Our LA (linear algebra) class implements the conversion between ABC and the rotation matrix by the two functions:

**double**[][] matrix(**double** aDeg, **double** bDeg, **double** cDeg) {

** double** a = -aDeg * ** PI** / 180;

m[0] =

m[1] =

m[2] =

}

}

VisualABC1 (dependencies: LA, Processing, and PeasyCam) visualizes the tool in the BASE frame.

**4. 3-point method**

Given the vectors of the tool’s three axes (normalized):

a straightforward representation of orientation is a 3 by 3 orthogonal matrix (whose columns are orthonormal vectors):

We can also incorporate the tool’s position (XYZ)

into the matrix to obtain the following general formula:

Comparing (3) with (2) and (4), we can determine the correspondences between the 3-point method and the ABC model. The LA class offers a method of coverting an orientation matrix to ABC:

**double**[] ABC(**double**[][] m) { // Euler angles from 3*3 matrix

**double** sb = m[2][0];

**double** cb = Math.*sqrt*(1 – sb * sb); // + –

**double** ca = m[0][0];

**double** sa = -m[1][0];

**double** cc = m[2][2];

**double** sc = -m[2][1];

**double** a = Math.*atan2*(sa, ca) * -180 /** PI**;

}

Formula (3) complies with Kuka’s “3-point” method:

1) define the origin o;

2) find a point p on the positive x-axis;

3) find a point q in the XY plane with a positive Y value.

The y-axis can be found by , where . The z-axis can be obtained by cross product of x and y (both normalized): . Therefore, the 3-point method is equivalent to specifying the vectors of x, y, z-axis.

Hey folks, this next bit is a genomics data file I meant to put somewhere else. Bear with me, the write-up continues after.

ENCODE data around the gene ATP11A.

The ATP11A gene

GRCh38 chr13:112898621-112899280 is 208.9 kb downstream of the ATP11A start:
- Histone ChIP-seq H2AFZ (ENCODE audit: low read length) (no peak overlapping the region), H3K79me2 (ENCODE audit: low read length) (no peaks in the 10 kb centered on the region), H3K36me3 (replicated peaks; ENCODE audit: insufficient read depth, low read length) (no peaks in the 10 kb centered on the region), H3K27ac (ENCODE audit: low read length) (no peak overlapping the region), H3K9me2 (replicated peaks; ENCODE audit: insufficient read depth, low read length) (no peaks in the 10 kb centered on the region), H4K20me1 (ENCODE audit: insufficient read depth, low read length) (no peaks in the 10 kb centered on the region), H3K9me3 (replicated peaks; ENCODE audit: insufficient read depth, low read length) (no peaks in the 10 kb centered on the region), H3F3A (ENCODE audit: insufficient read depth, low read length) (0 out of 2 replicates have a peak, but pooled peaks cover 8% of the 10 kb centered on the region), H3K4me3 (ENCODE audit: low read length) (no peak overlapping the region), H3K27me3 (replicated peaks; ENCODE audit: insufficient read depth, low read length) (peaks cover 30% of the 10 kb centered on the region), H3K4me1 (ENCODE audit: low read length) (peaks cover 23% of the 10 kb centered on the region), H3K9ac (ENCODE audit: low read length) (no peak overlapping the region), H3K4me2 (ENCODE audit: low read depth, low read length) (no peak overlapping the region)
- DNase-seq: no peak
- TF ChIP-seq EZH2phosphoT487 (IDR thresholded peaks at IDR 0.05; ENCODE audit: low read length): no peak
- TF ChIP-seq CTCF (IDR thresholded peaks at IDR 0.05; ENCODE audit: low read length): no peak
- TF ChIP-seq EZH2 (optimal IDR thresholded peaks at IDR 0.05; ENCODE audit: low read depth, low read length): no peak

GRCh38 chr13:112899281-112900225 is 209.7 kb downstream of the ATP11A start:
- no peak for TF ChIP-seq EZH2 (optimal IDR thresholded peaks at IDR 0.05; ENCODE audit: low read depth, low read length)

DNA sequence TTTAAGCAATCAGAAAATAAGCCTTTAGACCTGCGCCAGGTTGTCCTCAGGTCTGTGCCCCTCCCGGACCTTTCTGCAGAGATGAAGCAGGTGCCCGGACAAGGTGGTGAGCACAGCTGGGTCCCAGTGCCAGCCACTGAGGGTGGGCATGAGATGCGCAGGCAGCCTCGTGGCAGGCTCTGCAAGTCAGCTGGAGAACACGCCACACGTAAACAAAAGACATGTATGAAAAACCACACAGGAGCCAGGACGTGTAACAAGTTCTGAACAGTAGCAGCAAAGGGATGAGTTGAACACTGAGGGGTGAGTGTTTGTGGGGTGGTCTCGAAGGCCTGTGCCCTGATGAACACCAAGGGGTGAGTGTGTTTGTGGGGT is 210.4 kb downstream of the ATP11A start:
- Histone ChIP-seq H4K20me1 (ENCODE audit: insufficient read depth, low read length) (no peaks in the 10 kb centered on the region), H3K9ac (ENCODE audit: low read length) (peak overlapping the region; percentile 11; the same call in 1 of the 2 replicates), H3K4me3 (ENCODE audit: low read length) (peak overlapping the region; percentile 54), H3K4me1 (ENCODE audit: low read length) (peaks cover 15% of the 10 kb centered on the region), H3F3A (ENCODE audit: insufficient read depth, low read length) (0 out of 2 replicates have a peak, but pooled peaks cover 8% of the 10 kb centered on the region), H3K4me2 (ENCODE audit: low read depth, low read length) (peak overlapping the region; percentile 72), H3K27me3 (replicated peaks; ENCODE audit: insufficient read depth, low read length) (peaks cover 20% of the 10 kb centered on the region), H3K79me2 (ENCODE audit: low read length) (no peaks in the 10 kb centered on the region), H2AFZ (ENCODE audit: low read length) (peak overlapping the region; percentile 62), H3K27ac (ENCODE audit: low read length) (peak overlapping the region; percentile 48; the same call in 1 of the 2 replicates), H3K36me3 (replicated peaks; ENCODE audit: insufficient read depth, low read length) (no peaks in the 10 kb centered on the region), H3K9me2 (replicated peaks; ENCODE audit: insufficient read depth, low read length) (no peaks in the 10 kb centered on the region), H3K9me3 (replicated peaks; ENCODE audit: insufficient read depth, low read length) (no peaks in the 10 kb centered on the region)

The LA class also contains a method static double[][] matrixBy2Axis(double[] _dx, double[] _dxy) which returns the orientation matrix by 3-point method.

**5. XYZ & ABC**

In linear algebra a point (x, y, z) is often represented by a column vector as in formulas (1) (2) (3). Translating a point is equivalent to vector addition

An alternative is multiplying a 3 by 4 matrix with the column vector:

Now, we can integrate the rotation and the translation into one formula:

which is consistent with (2) and (3).

One can perform transformations with the LA class, for example (VisualXYZABC):

**double**[][] matrix = LA.*matrix*(20, 30, 40, -90, -90);

** double**[] point={50, 0, 0};

** double**[] point_transformed = LA.*mul*(matrix, point);

**6. TOOL & BASE revisited**

Under most circumstances, a Kuka user first defines the TOOL and the BASE with the pendant and then refers to them in KRL codes However, one can always define a TOOL directly in KRL as

$TOOL={X 280, Y 0, Z -10, A 30, B 90, C 0}

where the XYZABC data are relative to the FLANGE. Likewise we may directly write

$BASE={X 0, Y 0, Z -200, A 90, B 0, C 0}

where the XYZABC data are relative to the WORLD.

The contingence of tool and base coordinates makes the serial manipulator unique among CNC machines. We will use this feature in another entry to facilitate turntable use.

**References:**

1) Kuka manual, on tool calibration and base calibration.

2) J. J. Graig, Introduction to Robotics, chapter 2.

3) P. Schneider and D. Eberly, Geometric Tools for Computer Graphics, chapters 2,3,4.